05/09/2016 1:55 PM IST | Updated 05/09/2016 2:57 PM IST

'SRK And The Other Stars I Trained Don't Come To Me On Teachers' Day'

Mark Manuel

It's Teachers' Day. But Barry John, the man famously known as Shah Rukh Khan's acting guru, is not rejoicing. No celebrity student visits him on this day. Nor on Guru Purnima, a festival dedicated to spiritual and academic teachers. "Except Manoj Bajpayee," he said, adding, "but he comes on my birthday, because we go back a long way. Manoj is like family to me."

None of them come on Teachers' Day. Why? I don't know! Maybe they didn't appreciate what they learned under me.

The date on which Teachers' Day is celebrated varies from country to country. Here it is 5 September, the birth anniversary of Dr. Sarvepalli Radhakrishnan, one of India's most distinguished 20th century scholars of comparative religion and philosophy and our second President.

Mark Manuel

I didn't think Barry would have heard of Dr. Radhakrishnan. He is an Englishman from Coventry in the UK who came to Bangalore in 1968 to teach English, and then acting in Delhi from 1970. That's where SRK went to him. And after he hit stardom, so did a whole lot of others, including Manoj Bajpai, Frieda Pinto, Jacqueline Fernandez, Richa Chadha, Arjun Kapoor, Varun Dhawan and Sushant Singh Rajput, from among today's Bollywood stars.

"Strangely, none of them come on Teachers' Day," Barry said uncomplainingly. "Why? I don't know! Maybe they didn't appreciate what they learned under me. Or maybe it doesn't mean so much to them. But I'm not in touch with any of these stars. They are all busy people. Shah Rukh is in the stratosphere. Frieda Pinto's on some other planet. I guess it's understandable. I'm not disappointed. People have to move on. I didn't go back to any of my own teachers. It's like living in the shadows while my students are in the limelight."

I met him one rainy afternoon at the Barry John Acting Studio in Mumbai. His office is a jaripuranawalla's junkyard. Overflowing with stuff. He sat at a desk spilling over with what looked like a lot of scripts, DVDs for Omkara, Maqbool and Pyar Ka Panchnama 2, an Apple laptop, the iPhone 5, headphones, colourful stationery and a book titled Wisdom of The Rishis. At 72, I thought he looked like an unkempt and chubby Robert de Niro. They are the same age. But Barry's also got the vast paunch of the Laughing Buddha on him.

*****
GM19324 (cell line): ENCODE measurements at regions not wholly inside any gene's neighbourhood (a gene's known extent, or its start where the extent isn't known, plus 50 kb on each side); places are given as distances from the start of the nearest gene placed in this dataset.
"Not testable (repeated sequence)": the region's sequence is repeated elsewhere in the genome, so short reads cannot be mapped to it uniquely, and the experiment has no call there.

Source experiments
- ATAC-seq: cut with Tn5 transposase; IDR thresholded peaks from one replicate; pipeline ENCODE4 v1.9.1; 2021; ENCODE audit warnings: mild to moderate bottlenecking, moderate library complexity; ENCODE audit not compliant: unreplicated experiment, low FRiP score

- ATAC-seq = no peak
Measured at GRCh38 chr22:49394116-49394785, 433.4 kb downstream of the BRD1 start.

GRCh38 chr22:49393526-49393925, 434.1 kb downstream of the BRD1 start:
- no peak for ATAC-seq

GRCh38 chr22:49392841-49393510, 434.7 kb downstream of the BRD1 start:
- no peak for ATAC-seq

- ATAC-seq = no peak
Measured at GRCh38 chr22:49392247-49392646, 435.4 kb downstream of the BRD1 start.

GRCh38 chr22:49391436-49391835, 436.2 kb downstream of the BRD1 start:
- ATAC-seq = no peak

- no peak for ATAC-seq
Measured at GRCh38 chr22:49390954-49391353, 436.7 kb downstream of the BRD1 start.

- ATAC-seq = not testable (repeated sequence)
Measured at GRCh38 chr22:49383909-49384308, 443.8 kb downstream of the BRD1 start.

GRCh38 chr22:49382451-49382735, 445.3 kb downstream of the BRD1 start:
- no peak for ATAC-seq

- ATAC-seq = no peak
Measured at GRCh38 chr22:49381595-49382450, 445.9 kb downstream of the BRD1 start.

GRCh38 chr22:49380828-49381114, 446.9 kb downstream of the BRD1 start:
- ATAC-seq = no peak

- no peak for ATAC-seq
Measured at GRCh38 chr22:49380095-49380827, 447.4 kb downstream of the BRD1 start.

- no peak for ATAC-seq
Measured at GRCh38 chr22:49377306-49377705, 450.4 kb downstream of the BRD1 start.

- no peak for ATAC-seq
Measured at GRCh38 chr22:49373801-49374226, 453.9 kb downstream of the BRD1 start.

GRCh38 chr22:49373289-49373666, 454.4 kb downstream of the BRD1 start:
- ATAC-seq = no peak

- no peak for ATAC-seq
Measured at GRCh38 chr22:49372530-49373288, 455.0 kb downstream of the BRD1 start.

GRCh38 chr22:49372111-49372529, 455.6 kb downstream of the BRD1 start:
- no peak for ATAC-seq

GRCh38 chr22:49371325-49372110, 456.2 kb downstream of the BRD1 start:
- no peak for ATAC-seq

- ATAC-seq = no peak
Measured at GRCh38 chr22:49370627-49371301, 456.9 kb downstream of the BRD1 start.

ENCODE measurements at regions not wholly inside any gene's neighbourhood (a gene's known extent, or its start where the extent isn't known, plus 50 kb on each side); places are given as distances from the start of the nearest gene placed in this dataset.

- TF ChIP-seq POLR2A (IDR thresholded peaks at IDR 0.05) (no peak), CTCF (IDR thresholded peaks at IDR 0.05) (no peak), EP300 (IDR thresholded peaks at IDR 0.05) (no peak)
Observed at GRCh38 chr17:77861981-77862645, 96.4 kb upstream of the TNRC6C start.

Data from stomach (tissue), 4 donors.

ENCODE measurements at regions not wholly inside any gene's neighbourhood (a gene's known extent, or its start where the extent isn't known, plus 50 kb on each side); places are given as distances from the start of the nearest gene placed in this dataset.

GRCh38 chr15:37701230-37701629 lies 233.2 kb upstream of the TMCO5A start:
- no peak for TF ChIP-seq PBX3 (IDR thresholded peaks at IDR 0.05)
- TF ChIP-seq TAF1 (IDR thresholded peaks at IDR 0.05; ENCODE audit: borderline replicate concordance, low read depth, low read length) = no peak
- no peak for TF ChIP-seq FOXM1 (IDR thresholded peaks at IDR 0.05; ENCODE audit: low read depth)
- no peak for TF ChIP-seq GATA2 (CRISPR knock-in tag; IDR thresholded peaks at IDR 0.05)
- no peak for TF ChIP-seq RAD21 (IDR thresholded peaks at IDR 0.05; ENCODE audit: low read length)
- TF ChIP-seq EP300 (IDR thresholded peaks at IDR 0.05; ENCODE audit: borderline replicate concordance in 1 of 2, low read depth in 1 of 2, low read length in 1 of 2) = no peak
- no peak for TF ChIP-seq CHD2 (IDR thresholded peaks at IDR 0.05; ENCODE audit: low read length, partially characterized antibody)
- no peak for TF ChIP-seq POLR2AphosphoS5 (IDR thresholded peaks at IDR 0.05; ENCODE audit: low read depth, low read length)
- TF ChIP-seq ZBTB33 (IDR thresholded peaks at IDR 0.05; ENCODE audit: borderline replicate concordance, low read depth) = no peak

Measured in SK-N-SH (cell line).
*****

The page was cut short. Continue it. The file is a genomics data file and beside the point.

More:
It's like living in the shadows while my students are in the limelight.

He ordered coffee for us in pathetic Hindi. After being in India for almost 50 years, acting on stage and in films, and preparing students for theatre and Bollywood, Barry hasn't got the hang of the language. Manoj Bajpai must have a grand time conversing with him. "I haven't been able to perfect my Hindi," he admitted unblushingly. "I don't have a knack for languages. In school, I had trouble with Latin and French. Language is not my strong point; expression is. I have managed to be a foreigner, yet try to feel at home in India through my work."

Barry went the whole nine yards with theatre in Delhi till it slipped into the doldrums. He started the Theatre Action Group in 1973 with Siddharth Basu, Roshan Seth, Lilette Dubey, Mira Nair and Pankaj Kapoor, and then launched his Imago Acting School in 1977 which he shifted to Mumbai in 2007 ("that's where Bollywood is and every actor wants to be a film star") as the Barry John Acting Studio. In between, he worked on the faculty of the National School of Drama where he guided Irrfan Khan, Anupam Kher and Anu Kapoor. Theatre remains in his blood, but aspiring actors identify Barry with Bollywood now.

An actor must have talent, perseverance and a bit of luck. Shah Rukh had all of them. I can't take credit for what he is...

"Can acting be learned?" I asked. "Amitabh Bachchan didn't go to acting school. Doesn't it run in the blood? Which of the Khans (apart from SRK) and Kapoors learned acting from you?" Barry was indignant. "What do you think I'm doing?" he asked. "Acting can be taught. Today, the multi-media skills required for the modern actor make training compulsory. But sadly, the film industry is full of so many untrained people, so many nephews and nieces, so many nice faces with designer muscles who haven't done a thing. As with most things in India, film is a family business. To some extent it does run in the blood. But how sustainable are these actors going to be? That depends on the effort they put in. Not on their genes."

Shah Rukh Khan is a shining example of somebody who came up without anybody's push. Modestly, Barry doesn't take any credit for his success. "An actor must have talent, perseverance and a bit of luck. Shah Rukh had all of them. I can't take credit for what he is. His life is the stuff of dreams. It's like a fairy tale. There's tragedy, loss, comedy and success. He was destined to be a somebody. He joined my Theatre Action Group in Delhi. I think I had a profound impact on his formative years as an actor. He was energetic, hard working, intelligent and humorous. He had a great desire to learn, he was extremely committed and put in a lot of effort, just like he does today for any film. But I think Shah Rukh's main interest was the girls!"

"I can dance like Shah Rukh Khan!" they say. "Forget it," I tell them, "Shah Rukh Khan is already doing that!"

It is Shah Rukh Khan's name that draws lots of star-struck youngsters to Barry John's Acting Studio today. "It's the national pastime to want to become a Bollywood star and live a life of glamour while making crores of rupees," he revealed deprecatingly. "They all tell me they want to be like Shah Rukh. I say to be an actor you have to study, read, think, do homework. They are staggered. 'But I can dance like Shah Rukh Khan!' they say. 'Forget it,' I tell them, 'Shah Rukh Khan is already doing that!'"

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